Another general reaction of diazonium salts is coupling. In this electrophilic aromatic substitution process, a diazonium salt is reacted with an aromatic compound that contains an electron-donating group and the two rings join together to form an azo dye compound. This is shown in Figure 23.34.

Figure 23.34. Coupling reactions of aryl diazonium salts

The reactions that have just been discussed are summarized in Figure 23.35.

Figure 23.35. Summary of reactions of arene diazonium salts

​Deaminization by diazotization allows the synthetic chemist to use an amine as both a directing group and a blocking group. For example, how can you synthesize 1-bromo-3-methylbenzene shown in Figure 23.36? Both the methyl and the bromine groups are ortho-para directors and, yet the groups are meta to each other. Starting with p-toluidine, synthesize N-(p-tolyl)acetamide by reacting the starting material with acetic anhydride. In the next step monbromination, ortho to the amide is expected to be the major product. This is because the acetamide derivative is less reactive than the amine starting material and the para position is occupied. This reaction produces the desired meta substitution between the bromine and the methyl group and all that needs to be done, to complete the synthesis is to remove the amide group. First, hydrolyze the amide to the amine by heating in dilute sulfuric acid to produce 2-bromo-4-methylaniline. The next step produces the diazonium ion intermediate which when reacted with hypophosphorous acid replaces diazo group with a hydrogen atom to produce the desired meta substituted product, 1-bromo-3-methylbenzene.

Figure 23.36: Synthesis of a meta substituted compound, 1-bromo-3-methylbenzene by using the aromatic amine as both a directing and blocking group in electrophilic aromatic substation reactions.​


Diazo coupling Reactions of Aryl Diazonium salts:

Aryl diazonium salts act as an electrophile in electrophilic aromatic substitution reactions. It is a weak electrophile, therefore, we need a highly activated ring that possess electron-donating groups as the nucleophile.

Figure 23.37. Formation of an azo compound from an aryl diazonium salt and a phenol

Azo compounds are usually used as industrial dyes because the azo group is a strong chromophore. Diazo compounds produce a variety of colors which depends strongly on the groups attached to the benzene ring. 

Figure 23.38. Azo compounds


Q23.8 - Level 3

What is the structure of Disperse Yellow-3?

question description
A

a

B

b

C

c

D

d


23.6 Chapter Summary

Amines are weak bases and their chemistry is dominated by the lone pair of electrons on the N atom.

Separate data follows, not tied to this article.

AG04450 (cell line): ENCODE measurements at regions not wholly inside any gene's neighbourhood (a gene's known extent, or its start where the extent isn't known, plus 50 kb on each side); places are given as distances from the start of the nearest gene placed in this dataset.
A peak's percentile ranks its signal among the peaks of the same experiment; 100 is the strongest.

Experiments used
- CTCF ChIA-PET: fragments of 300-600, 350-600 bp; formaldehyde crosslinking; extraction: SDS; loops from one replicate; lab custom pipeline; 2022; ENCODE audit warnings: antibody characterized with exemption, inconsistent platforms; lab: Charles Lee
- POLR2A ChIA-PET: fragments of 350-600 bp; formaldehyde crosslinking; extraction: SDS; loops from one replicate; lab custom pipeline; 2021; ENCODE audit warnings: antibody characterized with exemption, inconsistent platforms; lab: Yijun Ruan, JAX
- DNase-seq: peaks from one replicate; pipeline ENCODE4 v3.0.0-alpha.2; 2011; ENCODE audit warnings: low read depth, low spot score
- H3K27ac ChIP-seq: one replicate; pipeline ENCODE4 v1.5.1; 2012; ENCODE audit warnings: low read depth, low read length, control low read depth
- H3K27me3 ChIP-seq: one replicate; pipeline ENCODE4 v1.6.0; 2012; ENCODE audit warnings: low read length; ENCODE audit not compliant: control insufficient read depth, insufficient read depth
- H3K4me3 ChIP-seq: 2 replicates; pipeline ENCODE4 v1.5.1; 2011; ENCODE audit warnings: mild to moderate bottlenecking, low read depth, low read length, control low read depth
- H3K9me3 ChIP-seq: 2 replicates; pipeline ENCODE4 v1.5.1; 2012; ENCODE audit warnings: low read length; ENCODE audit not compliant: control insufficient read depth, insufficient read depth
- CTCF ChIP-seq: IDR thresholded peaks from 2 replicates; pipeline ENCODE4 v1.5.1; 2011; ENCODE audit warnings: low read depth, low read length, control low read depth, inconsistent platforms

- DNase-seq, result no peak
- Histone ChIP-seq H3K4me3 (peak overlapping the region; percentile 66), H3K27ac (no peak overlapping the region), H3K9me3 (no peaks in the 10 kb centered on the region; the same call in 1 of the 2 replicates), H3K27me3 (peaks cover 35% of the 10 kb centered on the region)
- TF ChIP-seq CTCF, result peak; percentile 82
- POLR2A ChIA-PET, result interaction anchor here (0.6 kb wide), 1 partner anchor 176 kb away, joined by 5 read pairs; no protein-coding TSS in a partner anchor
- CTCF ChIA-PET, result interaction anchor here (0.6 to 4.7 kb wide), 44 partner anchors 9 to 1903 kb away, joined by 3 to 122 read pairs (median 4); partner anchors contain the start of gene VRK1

Amines are typically classified as primary (1°), secondary (2°), or tertiary (3°) according to the number of alkyl or aryl groups bonded to nitrogen. When four alkyl or aryl groups are attached to a nitrogen atom, a quaternary ammonium salt is produced.

23.01A.png
Figure 23.39. Generic primary, secondary and tertiary amines

Basicity of amines: The basicity of amines is determined by the availability of lone pair electrons on nitrogen. The more readily available the lone pair of electrons, the more basic the amine. The basicity of different amines can be compared by looking at the pKa values of their conjugate acids. In general, the weaker the conjugate acid, the more basic the amine. 

23.04.png
Figure 23.40. Basicity of Amines

Any factor that increases the electron density on the nitrogen atom increases the basicity of the amine. Thus, electron donating groups such as alkyl groups increase the basicity of the amine.

Any factor that decreases the electron density on the nitrogen atom decreases the basicity of the amine. Aryl amines are much weaker bases than aliphatic amines because the electron pair on nitrogen is delocalized into the benzene ring, which decreases electron density on the nitrogen. Electron-withdrawing groups draw electron density into the aromatic ring and reduce the electron density on the -NH2 group. This decreases the basicity of the amine.

Tertiary amines are typically less basic than secondary amines because increasing the number of alkyl groups decreases the ability of the solvent to solubilize and stabilize the conjugate acid, shifting the equilibrium to the amine. 


23.6.1 Summary of key reactions

Reductive amination

23.12.png
Figure 23.41


Alkylation of ammonia

23.12A.png
Figure 23.42


Gabriel Synthesis

23.13.png
Figure 23.43


Formation and Reduction of Azides and Nitriles

23.15.png
Figure 23.44


Formation of imines

23.16.png
Figure 23.45


Formation of enamines

23.16 (1).png
Figure 23.46


Hofmann Elimination

23.20.png
Figure 23.47


Cope Elimination

23.21.png
Figure 23.48


Reaction of amines with acid anhydrides

23.22.png
Figure 23.49


Reaction of amines with sulfonyl chloride

23.23.png
Figure 23.50


Reactions of amines with Nitrous Acid

23.24.png
Figure 23.51


Reactions of 1°amines with nitrosonium ion - formation of diazonium salt

23.25.png
Figure 23.52


Reactions of 2° amines with nitrosonium ion - formation of N-nitrosamines

23.27.png
Figure 23.53


Reactions with Arene Diazonium Salts

23.28.png
Figure 23.54


Sandmeyer Reaction

23.29.png
Figure 23.55

Fluorination

23.30.png
Figure 23.56


Substitution by OH

23.31.png
Figure 23.57


Coupling reactions of Aryl Diazonium salts

23.33.png
Figure 23.58



End of Chapter 23


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[1] Image courtesy of ForestWander under CC BY-SA 3.0 US.